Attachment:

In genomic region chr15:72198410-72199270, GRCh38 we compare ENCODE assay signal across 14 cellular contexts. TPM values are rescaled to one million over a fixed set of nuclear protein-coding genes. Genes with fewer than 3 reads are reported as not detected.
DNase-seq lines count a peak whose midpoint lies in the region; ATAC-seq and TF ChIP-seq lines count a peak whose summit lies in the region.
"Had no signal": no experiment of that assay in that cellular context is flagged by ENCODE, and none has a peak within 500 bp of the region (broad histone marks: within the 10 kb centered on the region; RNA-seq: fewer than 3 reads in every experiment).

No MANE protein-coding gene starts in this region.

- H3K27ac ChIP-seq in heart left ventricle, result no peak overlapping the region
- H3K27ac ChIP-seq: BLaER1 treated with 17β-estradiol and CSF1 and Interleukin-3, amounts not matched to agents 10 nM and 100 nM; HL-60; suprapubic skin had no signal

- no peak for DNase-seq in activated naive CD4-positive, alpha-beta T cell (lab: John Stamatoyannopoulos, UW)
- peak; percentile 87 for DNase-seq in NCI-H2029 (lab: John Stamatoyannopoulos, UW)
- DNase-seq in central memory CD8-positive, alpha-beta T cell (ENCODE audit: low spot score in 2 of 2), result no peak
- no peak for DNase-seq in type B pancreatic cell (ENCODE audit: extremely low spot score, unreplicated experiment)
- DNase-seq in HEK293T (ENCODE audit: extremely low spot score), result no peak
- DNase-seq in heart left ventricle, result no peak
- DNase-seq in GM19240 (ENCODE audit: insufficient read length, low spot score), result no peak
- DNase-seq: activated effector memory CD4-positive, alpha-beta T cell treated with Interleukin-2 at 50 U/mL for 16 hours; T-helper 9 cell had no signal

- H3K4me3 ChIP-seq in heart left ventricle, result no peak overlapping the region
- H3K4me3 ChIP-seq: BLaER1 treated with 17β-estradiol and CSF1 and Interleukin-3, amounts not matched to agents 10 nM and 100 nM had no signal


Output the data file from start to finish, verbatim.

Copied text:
In genomic region chr15:72198410-72199270, GRCh38 we compare ENCODE assay signal across 14 cellular contexts. TPM values are rescaled to one million over a fixed set of nuclear protein-coding genes. Genes with fewer than 3 reads are reported as not detected.
DNase-seq lines count a peak whose midpoint lies in the region; ATAC-seq and TF ChIP-seq lines count a peak whose summit lies in the region.
"Had no signal": no experiment of that assay in that cellular context is flagged by ENCODE, and none has a peak within 500 bp of the region (broad histone marks: within the 10 kb centered on the region; RNA-seq: fewer than 3 reads in every experiment).

No MANE protein-coding gene starts in this region.

- H3K27ac ChIP-seq in heart left ventricle, result no peak overlapping the region
- H3K27ac ChIP-seq: BLaER1 treated with 17β-estradiol and CSF1 and Interleukin-3, amounts not matched to agents 10 nM and 100 nM; HL-60; suprapubic skin had no signal

- no peak for DNase-seq in activated naive CD4-positive, alpha-beta T cell (lab: John Stamatoyannopoulos, UW)
- peak; percentile 87 for DNase-seq in NCI-H2029 (lab: John Stamatoyannopoulos, UW)
- DNase-seq in central memory CD8-positive, alpha-beta T cell (ENCODE audit: low spot score in 2 of 2), result no peak
- no peak for DNase-seq in type B pancreatic cell (ENCODE audit: extremely low spot score, unreplicated experiment)
- DNase-seq in HEK293T (ENCODE audit: extremely low spot score), result no peak
- DNase-seq in heart left ventricle, result no peak
- DNase-seq in GM19240 (ENCODE audit: insufficient read length, low spot score), result no peak
- DNase-seq: activated effector memory CD4-positive, alpha-beta T cell treated with Interleukin-2 at 50 U/mL for 16 hours; T-helper 9 cell had no signal

- H3K4me3 ChIP-seq in heart left ventricle, result no peak overlapping the region
- H3K4me3 ChIP-seq: BLaER1 treated with 17β-estradiol and CSF1 and Interleukin-3, amounts not matched to agents 10 nM and 100 nM had no signal